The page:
For some time know I have suspected that the growing incidence of autism spectrum disorders is evidence that the human species is mutating in preparation for the Aquarian Age. Aquarius is the sign of innovation and radical departure from the known and the ordinary, and it also represents the realm of reason and the transpersonal. Mr. Spock in Star Trek was the quintessential Aquarian personality, and President Obama, with Aquarius rising, is known for his Spock-like detachment and reason. (Something that’s getting him in trouble now, but that’s another story…)
Now scientists have discovered certain genetic traits in autistic people that differ from genetic activity in people without autism.
The scientists compared the DNA of almost 1,000 people with autism with DNA from almost 1,300 people who do not have the disorder. The findings, described Wednesday in the journal Nature, show that the collection of developmental disabilities known as autism spectrum disorder involve dozens of genes and numerous combinations of rare mutations – so many that patients may each have a unique form [emphasis added].
I’ve written quite a bit about autism over the years and this concept of human mutation, and it appears that science is now catching up with speculative research. Many people with autism have exceptional skills (rent the recent HBO film on Temple Grandin, it’s quite amazing), as in the case of autistic savants.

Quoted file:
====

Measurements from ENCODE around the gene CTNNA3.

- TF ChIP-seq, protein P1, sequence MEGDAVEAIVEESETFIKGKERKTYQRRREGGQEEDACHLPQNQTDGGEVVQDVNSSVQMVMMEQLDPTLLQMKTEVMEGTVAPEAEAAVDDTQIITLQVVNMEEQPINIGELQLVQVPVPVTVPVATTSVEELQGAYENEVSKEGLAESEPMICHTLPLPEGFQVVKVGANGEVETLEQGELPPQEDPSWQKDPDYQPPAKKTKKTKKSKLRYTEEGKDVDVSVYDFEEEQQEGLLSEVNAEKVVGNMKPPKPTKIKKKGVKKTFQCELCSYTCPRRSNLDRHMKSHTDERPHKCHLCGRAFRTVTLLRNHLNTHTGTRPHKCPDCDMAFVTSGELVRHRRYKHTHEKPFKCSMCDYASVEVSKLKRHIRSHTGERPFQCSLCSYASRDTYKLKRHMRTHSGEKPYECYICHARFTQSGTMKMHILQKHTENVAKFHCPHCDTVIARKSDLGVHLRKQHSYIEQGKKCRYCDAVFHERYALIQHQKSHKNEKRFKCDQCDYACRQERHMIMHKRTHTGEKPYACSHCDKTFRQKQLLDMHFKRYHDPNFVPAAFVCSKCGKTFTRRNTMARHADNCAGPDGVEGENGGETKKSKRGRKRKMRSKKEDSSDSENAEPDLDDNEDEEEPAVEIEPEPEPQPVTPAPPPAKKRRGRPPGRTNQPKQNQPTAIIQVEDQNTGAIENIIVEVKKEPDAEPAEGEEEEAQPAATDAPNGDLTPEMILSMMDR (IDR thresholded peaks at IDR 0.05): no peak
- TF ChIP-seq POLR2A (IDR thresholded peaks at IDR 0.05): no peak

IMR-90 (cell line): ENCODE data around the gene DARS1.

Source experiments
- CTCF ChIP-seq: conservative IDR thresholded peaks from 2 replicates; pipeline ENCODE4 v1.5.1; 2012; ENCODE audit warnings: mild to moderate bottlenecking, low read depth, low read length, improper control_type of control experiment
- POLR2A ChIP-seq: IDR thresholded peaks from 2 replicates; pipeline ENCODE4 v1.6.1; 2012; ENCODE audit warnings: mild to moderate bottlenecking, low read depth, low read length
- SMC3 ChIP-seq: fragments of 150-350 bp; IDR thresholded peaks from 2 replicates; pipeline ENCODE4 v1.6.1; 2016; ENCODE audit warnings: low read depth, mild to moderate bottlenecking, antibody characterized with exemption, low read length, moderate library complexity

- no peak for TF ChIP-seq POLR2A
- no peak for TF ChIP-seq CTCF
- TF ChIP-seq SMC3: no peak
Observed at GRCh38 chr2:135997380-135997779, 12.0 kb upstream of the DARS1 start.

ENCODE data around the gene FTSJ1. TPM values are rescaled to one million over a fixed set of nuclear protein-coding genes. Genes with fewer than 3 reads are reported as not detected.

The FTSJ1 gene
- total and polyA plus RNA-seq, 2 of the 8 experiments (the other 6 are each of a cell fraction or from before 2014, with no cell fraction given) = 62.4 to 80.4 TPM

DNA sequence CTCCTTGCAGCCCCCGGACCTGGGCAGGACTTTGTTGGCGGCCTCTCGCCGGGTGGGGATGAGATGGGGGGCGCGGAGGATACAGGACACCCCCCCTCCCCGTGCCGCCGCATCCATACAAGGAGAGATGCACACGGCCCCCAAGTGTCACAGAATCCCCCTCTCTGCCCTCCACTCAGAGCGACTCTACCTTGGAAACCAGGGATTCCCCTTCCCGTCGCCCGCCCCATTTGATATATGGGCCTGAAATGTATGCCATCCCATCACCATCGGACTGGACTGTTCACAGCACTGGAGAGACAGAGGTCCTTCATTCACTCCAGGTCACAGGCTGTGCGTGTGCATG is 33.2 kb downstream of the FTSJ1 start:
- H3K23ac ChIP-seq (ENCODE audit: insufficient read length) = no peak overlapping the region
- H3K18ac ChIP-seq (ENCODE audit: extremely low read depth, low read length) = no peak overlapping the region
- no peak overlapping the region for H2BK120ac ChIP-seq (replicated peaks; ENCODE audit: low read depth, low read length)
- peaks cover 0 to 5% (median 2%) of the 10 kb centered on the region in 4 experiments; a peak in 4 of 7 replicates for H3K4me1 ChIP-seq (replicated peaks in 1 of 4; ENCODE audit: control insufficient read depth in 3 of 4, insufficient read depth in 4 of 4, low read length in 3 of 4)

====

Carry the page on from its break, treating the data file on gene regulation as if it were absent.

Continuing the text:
This is not universally true, of course, and the lives of autistic children or adults and their families are often filled with stress and despair. But whether humans are mutating as the result of environmental forces or to adapt to a New Age of human experience, treating this sort of transformation as a disorder does little to help the adaptation process.
Futurists have been talking about a time in the not-too-distant future when technological intelligence will surpass human intelligence, and there will be a melding of man and machine. If we can adopt a new way of looking at autism, and see this as a transformational development in human history rather than a disorder, perhaps the process can be made a little less painful and even a bit exciting as we head into a Brave New World. Because really, we don’t have a choice.